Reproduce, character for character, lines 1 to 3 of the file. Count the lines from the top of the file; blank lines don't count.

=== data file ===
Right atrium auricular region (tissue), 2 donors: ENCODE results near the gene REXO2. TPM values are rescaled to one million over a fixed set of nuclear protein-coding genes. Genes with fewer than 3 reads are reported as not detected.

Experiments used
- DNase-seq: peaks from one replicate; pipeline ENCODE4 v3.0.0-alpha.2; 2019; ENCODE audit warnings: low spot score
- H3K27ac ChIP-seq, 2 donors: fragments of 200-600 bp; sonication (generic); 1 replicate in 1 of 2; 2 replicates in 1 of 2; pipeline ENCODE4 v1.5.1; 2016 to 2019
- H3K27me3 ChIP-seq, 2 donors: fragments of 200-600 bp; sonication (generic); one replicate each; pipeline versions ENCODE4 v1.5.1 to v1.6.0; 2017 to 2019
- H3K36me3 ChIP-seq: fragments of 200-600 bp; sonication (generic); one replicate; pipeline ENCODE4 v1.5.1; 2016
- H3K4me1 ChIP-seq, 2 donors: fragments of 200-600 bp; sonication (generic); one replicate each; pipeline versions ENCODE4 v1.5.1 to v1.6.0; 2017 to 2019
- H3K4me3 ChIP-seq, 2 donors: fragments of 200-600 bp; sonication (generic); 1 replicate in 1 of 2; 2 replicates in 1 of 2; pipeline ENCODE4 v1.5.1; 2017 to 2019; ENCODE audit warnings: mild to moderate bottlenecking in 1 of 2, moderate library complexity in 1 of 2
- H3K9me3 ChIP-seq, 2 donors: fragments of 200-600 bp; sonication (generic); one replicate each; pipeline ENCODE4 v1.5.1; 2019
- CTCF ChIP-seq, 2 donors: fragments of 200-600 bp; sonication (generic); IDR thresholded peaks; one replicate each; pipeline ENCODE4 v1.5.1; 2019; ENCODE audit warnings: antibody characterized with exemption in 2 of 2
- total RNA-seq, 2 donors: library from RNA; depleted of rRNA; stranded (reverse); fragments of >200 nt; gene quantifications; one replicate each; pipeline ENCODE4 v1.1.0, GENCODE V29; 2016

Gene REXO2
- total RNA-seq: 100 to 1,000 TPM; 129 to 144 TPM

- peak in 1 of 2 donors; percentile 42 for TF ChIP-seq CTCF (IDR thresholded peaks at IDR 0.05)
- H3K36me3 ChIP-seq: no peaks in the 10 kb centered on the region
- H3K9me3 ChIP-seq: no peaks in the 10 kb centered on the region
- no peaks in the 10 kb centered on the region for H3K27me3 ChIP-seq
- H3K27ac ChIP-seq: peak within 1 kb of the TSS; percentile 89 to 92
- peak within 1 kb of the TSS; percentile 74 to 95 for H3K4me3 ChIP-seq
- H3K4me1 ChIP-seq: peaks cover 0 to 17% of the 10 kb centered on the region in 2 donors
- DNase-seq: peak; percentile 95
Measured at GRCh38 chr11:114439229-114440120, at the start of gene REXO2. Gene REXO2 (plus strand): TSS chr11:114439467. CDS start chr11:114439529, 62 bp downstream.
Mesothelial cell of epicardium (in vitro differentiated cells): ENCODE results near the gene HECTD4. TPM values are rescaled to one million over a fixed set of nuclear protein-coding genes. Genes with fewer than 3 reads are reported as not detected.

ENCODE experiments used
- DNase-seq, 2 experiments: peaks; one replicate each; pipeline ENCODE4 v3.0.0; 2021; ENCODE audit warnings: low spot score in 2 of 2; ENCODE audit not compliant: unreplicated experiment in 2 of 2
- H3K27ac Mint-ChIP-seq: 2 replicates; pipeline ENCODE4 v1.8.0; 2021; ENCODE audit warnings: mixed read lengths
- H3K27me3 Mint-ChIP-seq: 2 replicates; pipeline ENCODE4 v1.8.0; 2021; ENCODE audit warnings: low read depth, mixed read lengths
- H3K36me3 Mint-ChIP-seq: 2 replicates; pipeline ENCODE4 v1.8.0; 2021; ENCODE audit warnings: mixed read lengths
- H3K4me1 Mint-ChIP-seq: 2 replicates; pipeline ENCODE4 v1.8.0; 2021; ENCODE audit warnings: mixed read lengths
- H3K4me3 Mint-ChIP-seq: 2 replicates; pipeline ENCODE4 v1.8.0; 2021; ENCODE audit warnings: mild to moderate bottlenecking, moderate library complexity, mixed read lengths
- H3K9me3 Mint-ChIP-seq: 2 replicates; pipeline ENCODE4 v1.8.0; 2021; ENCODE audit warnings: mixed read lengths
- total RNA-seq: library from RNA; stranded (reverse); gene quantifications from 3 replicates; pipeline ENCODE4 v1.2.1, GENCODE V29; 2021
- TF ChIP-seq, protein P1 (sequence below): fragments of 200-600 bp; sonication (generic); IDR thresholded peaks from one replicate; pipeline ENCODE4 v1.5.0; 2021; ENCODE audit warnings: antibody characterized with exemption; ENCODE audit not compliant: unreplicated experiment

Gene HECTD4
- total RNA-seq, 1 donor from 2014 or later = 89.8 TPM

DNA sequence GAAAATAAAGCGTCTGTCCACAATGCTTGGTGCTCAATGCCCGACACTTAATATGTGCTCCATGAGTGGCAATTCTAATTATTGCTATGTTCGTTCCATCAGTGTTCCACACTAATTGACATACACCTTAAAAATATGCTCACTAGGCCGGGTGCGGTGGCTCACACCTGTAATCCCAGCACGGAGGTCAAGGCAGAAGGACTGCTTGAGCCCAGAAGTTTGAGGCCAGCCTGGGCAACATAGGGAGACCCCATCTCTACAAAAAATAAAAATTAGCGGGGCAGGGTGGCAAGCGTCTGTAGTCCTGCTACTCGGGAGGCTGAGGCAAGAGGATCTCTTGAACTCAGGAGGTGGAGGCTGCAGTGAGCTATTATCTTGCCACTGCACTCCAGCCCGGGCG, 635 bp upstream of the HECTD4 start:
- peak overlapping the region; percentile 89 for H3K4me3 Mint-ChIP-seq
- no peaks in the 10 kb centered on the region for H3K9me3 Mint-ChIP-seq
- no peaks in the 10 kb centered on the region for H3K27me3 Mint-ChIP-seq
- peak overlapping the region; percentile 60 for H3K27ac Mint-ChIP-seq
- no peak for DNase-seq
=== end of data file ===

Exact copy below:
Right atrium auricular region (tissue), 2 donors: ENCODE results near the gene REXO2. TPM values are rescaled to one million over a fixed set of nuclear protein-coding genes. Genes with fewer than 3 reads are reported as not detected.

Experiments used
- DNase-seq: peaks from one replicate; pipeline ENCODE4 v3.0.0-alpha.2; 2019; ENCODE audit warnings: low spot score